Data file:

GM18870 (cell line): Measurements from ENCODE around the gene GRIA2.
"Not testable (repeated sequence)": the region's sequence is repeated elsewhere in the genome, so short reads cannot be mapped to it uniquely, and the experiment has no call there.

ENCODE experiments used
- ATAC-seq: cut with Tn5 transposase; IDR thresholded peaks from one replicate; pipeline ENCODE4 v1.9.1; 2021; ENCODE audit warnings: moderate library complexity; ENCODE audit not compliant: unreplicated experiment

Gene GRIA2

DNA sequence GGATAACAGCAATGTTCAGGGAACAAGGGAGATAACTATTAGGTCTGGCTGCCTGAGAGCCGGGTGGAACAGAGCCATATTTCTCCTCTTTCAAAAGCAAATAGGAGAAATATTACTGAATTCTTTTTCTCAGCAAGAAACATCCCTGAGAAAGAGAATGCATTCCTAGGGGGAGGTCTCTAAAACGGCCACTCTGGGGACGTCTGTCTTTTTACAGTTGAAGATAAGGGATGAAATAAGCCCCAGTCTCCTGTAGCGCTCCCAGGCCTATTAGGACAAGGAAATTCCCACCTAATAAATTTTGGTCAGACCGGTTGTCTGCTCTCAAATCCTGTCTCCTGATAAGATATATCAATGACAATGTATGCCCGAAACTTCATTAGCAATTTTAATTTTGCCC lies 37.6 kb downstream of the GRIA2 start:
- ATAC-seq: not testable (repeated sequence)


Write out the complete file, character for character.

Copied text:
GM18870 (cell line): Measurements from ENCODE around the gene GRIA2.
"Not testable (repeated sequence)": the region's sequence is repeated elsewhere in the genome, so short reads cannot be mapped to it uniquely, and the experiment has no call there.

ENCODE experiments used
- ATAC-seq: cut with Tn5 transposase; IDR thresholded peaks from one replicate; pipeline ENCODE4 v1.9.1; 2021; ENCODE audit warnings: moderate library complexity; ENCODE audit not compliant: unreplicated experiment

Gene GRIA2

DNA sequence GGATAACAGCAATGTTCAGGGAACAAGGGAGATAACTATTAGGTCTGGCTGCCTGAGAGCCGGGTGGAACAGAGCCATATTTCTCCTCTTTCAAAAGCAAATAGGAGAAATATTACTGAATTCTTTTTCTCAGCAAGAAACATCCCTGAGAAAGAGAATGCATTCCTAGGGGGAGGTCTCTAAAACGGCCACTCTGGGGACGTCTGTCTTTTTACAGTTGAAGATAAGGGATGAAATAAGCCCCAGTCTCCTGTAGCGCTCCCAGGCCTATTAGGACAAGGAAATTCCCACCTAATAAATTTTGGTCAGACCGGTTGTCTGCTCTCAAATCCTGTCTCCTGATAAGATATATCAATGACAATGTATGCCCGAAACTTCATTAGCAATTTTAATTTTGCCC lies 37.6 kb downstream of the GRIA2 start:
- ATAC-seq: not testable (repeated sequence)